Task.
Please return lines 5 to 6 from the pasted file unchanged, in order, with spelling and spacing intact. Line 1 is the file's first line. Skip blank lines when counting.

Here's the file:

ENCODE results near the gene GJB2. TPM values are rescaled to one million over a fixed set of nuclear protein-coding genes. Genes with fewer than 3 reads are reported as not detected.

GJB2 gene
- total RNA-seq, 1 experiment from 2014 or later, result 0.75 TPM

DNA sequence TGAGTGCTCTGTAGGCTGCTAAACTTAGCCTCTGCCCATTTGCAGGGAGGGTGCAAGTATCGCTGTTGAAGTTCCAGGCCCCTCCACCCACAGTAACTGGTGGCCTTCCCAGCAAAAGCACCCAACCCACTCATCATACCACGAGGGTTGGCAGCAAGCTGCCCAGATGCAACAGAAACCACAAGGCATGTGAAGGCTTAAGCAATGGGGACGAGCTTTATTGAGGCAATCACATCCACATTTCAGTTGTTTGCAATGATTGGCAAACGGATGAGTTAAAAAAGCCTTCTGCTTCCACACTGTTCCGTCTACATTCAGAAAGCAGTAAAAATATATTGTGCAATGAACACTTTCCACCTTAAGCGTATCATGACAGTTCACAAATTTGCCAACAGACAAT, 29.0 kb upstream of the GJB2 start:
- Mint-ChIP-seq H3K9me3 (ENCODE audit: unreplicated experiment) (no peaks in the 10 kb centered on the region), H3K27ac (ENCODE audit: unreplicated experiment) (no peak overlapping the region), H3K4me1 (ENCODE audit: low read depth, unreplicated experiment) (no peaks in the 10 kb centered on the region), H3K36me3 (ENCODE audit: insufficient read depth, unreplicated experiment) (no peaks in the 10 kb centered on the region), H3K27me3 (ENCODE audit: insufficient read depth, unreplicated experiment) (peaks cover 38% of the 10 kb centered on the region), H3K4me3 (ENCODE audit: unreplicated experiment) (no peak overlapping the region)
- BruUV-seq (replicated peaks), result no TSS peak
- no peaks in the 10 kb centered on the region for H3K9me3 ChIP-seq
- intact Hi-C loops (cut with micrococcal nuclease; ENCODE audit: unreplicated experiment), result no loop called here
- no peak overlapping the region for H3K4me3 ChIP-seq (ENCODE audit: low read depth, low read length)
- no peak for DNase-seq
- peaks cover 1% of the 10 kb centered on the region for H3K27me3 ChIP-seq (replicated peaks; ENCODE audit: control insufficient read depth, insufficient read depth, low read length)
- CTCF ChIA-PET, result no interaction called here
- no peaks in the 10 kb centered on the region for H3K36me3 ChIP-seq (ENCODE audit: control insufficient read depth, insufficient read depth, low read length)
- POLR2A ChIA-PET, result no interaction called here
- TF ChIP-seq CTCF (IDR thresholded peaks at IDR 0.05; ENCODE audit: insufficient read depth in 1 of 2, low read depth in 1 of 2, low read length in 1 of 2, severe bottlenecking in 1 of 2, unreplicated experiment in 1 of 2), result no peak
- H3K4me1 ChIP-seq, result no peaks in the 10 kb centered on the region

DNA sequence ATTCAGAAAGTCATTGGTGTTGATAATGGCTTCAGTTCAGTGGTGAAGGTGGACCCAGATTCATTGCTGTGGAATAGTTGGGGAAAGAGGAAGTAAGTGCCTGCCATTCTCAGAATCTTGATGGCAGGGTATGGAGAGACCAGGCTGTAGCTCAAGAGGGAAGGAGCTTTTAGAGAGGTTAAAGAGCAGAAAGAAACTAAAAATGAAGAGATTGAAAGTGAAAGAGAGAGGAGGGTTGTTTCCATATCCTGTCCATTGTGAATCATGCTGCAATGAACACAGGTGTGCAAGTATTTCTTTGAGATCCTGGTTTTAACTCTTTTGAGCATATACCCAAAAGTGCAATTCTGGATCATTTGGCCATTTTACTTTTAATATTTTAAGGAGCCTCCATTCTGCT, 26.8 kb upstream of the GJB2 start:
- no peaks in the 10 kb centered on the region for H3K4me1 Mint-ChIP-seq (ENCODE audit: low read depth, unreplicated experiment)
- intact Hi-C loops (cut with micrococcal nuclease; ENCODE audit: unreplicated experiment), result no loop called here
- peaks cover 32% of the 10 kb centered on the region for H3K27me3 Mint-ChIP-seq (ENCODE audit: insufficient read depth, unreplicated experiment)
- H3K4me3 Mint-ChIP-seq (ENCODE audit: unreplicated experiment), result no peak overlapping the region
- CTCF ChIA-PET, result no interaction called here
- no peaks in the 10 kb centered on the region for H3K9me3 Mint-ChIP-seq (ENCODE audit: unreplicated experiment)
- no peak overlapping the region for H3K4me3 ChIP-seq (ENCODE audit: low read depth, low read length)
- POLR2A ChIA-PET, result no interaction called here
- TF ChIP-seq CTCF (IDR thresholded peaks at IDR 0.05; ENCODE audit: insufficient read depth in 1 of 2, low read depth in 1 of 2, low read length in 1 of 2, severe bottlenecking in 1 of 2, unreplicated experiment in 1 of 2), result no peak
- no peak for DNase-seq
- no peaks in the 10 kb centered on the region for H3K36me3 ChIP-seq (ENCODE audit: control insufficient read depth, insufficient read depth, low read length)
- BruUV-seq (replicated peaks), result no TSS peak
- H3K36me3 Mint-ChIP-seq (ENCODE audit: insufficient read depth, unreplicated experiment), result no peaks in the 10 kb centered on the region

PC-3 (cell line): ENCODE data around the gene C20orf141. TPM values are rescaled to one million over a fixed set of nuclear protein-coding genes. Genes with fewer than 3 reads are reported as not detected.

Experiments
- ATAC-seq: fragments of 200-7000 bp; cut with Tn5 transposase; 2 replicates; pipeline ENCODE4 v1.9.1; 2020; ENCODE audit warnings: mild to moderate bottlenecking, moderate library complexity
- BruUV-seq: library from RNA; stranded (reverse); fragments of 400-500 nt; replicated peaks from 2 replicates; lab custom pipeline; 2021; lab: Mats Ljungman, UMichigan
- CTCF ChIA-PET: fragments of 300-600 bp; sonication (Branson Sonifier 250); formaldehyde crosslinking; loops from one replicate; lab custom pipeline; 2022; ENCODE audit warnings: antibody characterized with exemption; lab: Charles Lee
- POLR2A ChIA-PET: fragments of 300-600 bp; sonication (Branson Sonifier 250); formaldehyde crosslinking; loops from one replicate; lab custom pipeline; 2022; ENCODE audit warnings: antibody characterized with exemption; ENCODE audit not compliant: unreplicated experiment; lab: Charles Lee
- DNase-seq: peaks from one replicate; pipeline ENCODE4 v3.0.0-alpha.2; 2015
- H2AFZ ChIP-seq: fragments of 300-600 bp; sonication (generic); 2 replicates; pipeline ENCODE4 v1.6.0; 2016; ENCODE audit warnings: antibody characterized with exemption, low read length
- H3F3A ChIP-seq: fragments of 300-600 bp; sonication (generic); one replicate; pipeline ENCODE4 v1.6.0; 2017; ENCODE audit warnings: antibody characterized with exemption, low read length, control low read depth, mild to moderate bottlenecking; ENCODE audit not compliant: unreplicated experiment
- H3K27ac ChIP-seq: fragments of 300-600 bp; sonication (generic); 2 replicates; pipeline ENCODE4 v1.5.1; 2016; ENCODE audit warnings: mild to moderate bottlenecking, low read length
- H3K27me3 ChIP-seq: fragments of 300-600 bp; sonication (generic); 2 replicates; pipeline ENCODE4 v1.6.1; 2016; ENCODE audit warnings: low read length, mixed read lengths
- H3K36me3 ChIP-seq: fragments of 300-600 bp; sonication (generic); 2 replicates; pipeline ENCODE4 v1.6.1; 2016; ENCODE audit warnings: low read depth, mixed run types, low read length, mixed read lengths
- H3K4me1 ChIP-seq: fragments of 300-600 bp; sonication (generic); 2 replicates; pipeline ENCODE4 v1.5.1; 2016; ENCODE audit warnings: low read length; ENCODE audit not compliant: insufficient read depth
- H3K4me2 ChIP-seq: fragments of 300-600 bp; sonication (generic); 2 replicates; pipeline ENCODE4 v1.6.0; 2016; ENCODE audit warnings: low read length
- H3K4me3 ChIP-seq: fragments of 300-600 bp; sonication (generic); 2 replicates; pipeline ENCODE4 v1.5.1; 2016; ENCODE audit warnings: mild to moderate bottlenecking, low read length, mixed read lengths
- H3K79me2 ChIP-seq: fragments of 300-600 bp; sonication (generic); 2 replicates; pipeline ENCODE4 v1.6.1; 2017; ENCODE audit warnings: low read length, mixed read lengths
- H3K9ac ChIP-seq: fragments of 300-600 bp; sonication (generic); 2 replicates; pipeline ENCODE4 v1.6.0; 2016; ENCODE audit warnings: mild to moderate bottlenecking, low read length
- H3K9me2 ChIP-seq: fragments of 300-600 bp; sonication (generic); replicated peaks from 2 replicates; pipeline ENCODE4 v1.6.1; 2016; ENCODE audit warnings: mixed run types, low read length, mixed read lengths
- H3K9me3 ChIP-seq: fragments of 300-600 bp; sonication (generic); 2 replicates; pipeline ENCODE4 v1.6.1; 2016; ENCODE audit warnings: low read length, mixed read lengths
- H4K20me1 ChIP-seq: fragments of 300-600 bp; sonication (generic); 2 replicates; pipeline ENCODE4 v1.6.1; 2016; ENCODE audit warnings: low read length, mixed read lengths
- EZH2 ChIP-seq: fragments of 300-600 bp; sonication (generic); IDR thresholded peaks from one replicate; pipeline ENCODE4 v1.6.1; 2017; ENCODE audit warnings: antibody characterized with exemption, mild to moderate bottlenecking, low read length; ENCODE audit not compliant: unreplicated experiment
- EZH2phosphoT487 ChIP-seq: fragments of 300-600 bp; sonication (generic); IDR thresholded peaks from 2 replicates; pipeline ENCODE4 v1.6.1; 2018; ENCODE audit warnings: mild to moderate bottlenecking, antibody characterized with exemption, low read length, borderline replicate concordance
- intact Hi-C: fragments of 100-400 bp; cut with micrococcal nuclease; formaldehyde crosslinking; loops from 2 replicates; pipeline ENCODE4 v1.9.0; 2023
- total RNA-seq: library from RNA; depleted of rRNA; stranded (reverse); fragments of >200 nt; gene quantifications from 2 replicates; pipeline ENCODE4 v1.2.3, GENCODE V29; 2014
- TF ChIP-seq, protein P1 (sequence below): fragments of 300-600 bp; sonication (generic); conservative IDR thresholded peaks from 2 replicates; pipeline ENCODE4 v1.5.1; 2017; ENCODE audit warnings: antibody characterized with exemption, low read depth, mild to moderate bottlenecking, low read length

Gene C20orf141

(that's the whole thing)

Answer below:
- Mint-ChIP-seq H3K9me3 (ENCODE audit: unreplicated experiment) (no peaks in the 10 kb centered on the region), H3K27ac (ENCODE audit: unreplicated experiment) (no peak overlapping the region), H3K4me1 (ENCODE audit: low read depth, unreplicated experiment) (no peaks in the 10 kb centered on the region), H3K36me3 (ENCODE audit: insufficient read depth, unreplicated experiment) (no peaks in the 10 kb centered on the region), H3K27me3 (ENCODE audit: insufficient read depth, unreplicated experiment) (peaks cover 38% of the 10 kb centered on the region), H3K4me3 (ENCODE audit: unreplicated experiment) (no peak overlapping the region)
- BruUV-seq (replicated peaks), result no TSS peak